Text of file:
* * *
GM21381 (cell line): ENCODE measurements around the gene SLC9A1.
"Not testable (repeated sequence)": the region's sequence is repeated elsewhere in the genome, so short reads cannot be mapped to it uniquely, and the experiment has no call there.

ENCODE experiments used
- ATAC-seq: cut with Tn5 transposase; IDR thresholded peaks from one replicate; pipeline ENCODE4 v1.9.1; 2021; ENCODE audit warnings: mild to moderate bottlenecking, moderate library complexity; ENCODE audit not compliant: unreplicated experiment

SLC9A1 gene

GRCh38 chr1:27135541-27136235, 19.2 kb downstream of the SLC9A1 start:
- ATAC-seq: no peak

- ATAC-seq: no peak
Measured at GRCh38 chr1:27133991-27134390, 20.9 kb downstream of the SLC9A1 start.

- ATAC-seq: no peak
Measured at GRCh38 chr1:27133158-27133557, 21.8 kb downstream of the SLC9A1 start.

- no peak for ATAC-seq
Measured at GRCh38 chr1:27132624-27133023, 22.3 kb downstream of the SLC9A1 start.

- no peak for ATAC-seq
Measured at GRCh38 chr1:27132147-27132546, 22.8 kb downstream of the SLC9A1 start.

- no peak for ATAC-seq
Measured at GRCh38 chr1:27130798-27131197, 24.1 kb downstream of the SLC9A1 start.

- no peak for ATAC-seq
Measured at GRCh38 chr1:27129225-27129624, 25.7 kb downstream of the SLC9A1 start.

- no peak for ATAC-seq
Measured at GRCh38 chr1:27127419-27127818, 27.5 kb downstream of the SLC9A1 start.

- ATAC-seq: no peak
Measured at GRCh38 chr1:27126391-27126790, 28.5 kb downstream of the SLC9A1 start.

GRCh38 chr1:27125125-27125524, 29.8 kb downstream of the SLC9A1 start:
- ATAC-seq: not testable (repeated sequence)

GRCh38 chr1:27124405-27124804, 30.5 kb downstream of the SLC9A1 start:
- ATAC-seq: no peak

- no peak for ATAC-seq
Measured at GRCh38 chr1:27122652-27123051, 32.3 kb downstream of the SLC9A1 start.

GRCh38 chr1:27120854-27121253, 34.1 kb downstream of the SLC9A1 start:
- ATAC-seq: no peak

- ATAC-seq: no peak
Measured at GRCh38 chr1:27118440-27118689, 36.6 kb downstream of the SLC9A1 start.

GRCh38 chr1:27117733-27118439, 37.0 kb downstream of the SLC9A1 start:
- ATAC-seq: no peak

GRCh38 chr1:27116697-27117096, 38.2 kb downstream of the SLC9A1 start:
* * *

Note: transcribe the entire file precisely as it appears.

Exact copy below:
GM21381 (cell line): ENCODE measurements around the gene SLC9A1.
"Not testable (repeated sequence)": the region's sequence is repeated elsewhere in the genome, so short reads cannot be mapped to it uniquely, and the experiment has no call there.

ENCODE experiments used
- ATAC-seq: cut with Tn5 transposase; IDR thresholded peaks from one replicate; pipeline ENCODE4 v1.9.1; 2021; ENCODE audit warnings: mild to moderate bottlenecking, moderate library complexity; ENCODE audit not compliant: unreplicated experiment

SLC9A1 gene

GRCh38 chr1:27135541-27136235, 19.2 kb downstream of the SLC9A1 start:
- ATAC-seq: no peak

- ATAC-seq: no peak
Measured at GRCh38 chr1:27133991-27134390, 20.9 kb downstream of the SLC9A1 start.

- ATAC-seq: no peak
Measured at GRCh38 chr1:27133158-27133557, 21.8 kb downstream of the SLC9A1 start.

- no peak for ATAC-seq
Measured at GRCh38 chr1:27132624-27133023, 22.3 kb downstream of the SLC9A1 start.

- no peak for ATAC-seq
Measured at GRCh38 chr1:27132147-27132546, 22.8 kb downstream of the SLC9A1 start.

- no peak for ATAC-seq
Measured at GRCh38 chr1:27130798-27131197, 24.1 kb downstream of the SLC9A1 start.

- no peak for ATAC-seq
Measured at GRCh38 chr1:27129225-27129624, 25.7 kb downstream of the SLC9A1 start.

- no peak for ATAC-seq
Measured at GRCh38 chr1:27127419-27127818, 27.5 kb downstream of the SLC9A1 start.

- ATAC-seq: no peak
Measured at GRCh38 chr1:27126391-27126790, 28.5 kb downstream of the SLC9A1 start.

GRCh38 chr1:27125125-27125524, 29.8 kb downstream of the SLC9A1 start:
- ATAC-seq: not testable (repeated sequence)

GRCh38 chr1:27124405-27124804, 30.5 kb downstream of the SLC9A1 start:
- ATAC-seq: no peak

- no peak for ATAC-seq
Measured at GRCh38 chr1:27122652-27123051, 32.3 kb downstream of the SLC9A1 start.

GRCh38 chr1:27120854-27121253, 34.1 kb downstream of the SLC9A1 start:
- ATAC-seq: no peak

- ATAC-seq: no peak
Measured at GRCh38 chr1:27118440-27118689, 36.6 kb downstream of the SLC9A1 start.

GRCh38 chr1:27117733-27118439, 37.0 kb downstream of the SLC9A1 start:
- ATAC-seq: no peak

GRCh38 chr1:27116697-27117096, 38.2 kb downstream of the SLC9A1 start: